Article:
The Human Papillomavirus (or HPV) is one of the most common infections in the world. It’s estimated that 20 million people in the US are currently infected with the disease and according to the American Social Health Association, three out of every four sexually active people between the ages of 15 and 49 will contract the disease at some point.
It is actually a collection over one hundred related diseases which can have a variety of effects on the human body but one of the most common symptoms are HPV warts. These appear as bumps or growths of varying sizes. Some appear to be raised off the skin, while others are relatively flat. They Sometimes they appear in clusters but they can also appear as single bumps and they can also appear anywhere on the body. Some plantar warts on the soles of the feet are actually HPV warts. Other types of HPV lead to rough, painful warts on the hands. Others cause flat-topped, darkly colored warts on the face, neck, and hands.
One of the most common locations are on the genitals. 40 out of the 100 types of HPV cause genital warts, which appear on the vulva, vagina, cervix or anus of women and around the penis, scrotum and anus on men. Genital warts are rarely actually painful but they aren’t particularly pleasant to look at, leading to potential embarrassment. Genital warts are also particularly hazardous for transmission of the disease.
It transmits through direct skin to skin contact. This can occur during sexual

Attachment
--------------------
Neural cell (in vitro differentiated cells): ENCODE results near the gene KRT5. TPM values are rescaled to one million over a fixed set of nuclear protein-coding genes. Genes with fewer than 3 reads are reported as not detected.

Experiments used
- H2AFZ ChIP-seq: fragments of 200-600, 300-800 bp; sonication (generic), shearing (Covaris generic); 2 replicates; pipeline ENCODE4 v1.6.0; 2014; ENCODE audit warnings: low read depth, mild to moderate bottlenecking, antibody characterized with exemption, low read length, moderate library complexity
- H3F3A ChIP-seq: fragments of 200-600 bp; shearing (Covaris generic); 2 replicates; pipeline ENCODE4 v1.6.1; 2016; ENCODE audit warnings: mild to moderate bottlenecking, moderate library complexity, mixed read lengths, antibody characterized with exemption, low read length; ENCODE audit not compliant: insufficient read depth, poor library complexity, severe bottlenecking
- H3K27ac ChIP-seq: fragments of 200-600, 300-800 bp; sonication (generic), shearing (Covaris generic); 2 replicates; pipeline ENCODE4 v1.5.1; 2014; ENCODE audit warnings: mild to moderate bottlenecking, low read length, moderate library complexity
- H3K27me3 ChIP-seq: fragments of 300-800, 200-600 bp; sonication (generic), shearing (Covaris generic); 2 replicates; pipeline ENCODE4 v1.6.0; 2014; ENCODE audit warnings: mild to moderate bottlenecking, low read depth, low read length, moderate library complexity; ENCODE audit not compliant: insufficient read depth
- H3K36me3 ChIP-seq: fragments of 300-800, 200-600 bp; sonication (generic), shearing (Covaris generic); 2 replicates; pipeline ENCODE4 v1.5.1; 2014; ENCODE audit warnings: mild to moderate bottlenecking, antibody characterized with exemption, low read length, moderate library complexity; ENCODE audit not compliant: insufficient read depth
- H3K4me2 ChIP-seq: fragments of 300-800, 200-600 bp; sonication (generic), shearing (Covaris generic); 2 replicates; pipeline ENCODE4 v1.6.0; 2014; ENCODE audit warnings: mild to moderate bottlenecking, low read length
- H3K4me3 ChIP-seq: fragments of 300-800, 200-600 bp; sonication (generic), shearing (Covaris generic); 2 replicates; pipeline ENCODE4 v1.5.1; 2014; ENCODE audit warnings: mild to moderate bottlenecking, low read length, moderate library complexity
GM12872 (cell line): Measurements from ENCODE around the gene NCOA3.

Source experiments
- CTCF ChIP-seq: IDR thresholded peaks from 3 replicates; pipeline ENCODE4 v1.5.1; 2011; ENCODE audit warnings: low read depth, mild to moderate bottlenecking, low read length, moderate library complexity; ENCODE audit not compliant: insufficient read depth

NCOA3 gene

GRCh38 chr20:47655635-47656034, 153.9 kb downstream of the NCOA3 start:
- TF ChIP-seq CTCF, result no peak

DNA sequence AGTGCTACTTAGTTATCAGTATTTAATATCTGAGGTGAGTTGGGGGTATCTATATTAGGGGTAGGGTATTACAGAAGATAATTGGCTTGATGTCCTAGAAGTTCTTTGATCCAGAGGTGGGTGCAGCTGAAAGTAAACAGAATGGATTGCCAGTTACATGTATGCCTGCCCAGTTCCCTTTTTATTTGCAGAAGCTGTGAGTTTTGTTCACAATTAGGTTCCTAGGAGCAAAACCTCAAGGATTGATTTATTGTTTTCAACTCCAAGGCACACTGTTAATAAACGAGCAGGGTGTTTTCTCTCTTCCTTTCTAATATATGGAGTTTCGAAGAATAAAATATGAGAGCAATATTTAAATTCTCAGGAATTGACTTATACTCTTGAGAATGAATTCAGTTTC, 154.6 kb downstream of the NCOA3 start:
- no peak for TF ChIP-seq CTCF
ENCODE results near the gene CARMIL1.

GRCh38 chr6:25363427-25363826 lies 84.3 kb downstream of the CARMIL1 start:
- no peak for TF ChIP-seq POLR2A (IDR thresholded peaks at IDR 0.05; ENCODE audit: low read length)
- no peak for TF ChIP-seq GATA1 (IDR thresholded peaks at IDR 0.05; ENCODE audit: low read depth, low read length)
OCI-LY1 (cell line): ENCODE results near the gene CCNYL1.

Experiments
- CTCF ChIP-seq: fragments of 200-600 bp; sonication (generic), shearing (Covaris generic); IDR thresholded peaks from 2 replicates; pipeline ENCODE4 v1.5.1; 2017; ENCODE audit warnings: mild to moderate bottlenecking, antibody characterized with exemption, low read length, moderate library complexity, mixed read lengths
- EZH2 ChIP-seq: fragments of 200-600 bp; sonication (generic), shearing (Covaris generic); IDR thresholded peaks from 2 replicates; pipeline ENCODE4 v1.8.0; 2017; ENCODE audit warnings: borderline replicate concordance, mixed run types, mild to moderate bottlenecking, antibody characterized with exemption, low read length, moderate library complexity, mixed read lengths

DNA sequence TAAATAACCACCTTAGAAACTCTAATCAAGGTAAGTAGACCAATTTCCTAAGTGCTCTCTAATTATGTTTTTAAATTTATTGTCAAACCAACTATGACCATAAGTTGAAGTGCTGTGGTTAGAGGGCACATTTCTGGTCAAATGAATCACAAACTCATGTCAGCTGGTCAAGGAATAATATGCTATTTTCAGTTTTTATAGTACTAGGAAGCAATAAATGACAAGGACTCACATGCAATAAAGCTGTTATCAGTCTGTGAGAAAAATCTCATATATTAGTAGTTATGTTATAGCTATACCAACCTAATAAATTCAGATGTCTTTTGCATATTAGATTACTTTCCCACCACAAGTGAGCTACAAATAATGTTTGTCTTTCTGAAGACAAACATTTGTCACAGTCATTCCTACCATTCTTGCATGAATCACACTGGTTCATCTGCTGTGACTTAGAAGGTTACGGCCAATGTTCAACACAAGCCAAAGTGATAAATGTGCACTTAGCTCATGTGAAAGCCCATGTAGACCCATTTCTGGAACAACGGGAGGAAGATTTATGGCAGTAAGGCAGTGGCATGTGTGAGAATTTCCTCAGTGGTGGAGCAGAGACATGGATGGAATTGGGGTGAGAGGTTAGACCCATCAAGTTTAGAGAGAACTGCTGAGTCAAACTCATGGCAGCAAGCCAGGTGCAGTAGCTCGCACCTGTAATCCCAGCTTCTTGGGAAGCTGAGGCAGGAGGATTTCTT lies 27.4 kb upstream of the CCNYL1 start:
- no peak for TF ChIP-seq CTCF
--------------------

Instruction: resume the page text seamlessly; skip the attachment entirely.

contact or it can occur during regular daily contact. Because they don’t just appear on the genitals, normally sexual protection not be entirely effective in preventing the spread. It won’t help to wear a condom if they are on your neck. The other problem is that it can even transmit before any warts have appeared. Some strains of the virus (including some of the most dangerous strains) don’t ever exhibit warts, and other strains often won’t begin to show signs of infection until weeks or months after initial contact. Since so many of the warts it causes are small or flat, you may not even notice once they have appeared.
Warts aren’t the only negative consequence of the disease. Two strains of the disease, 16 and 18 to be specific, are the leading causes of cervical cancer among women, causing about 70% of cervical cancers. Neither of these strains actually cause HPV warts, making them particularly hard to detect. In addition the early stages of cervical cancer also have very few symptoms.
This is one of the main reasons regular Pap screenings are suggested. Pap testing can detect early changes in the cervix that could suggest that a cancer is forming. Aside from cervical cancer, other forms of HPV can have other consequences, such as causing dangerous, easily infected lesions on the inside of the mouth, on the tongue, tonsils, larynx, and palate.
Its because of these serious dangers and the ease with which it spreads, there is a vaccine that’s becoming popular and because the danger is especially high for women, the vaccine is now recommended for most teenage girls. The vaccine, called Gardasil, includes active cultures of four of the most dangerous types of HPV, namely 6, 11, 16, and 18. It’s been shown to stops 7 out of 10 cases of cervical cancer, and 9 out of 10 cases of HPV warts.
Still, the vaccine isn’t effective against all forms of the virus, so it’s always
recommended that you do what you can to stay safe. You’re more likely to contract HPV if you have multiple sexual partners or if your sexual partner has multiple sexual partners.
Though condoms and dental dams won’t stop all HPV infections, they can help and are always recommended (for other reasons too!). If your partner has visible HPV warts or any other sign of sexually transmitted infections, avoid sexual contact. If you believe you’re at high risk, look into the HPV vaccine. As always, the most effective method of protection is frank and honest conversation with your partner about their sexual habits and health. You can’t eliminate your risk of entirely, but these steps will help keep you safe.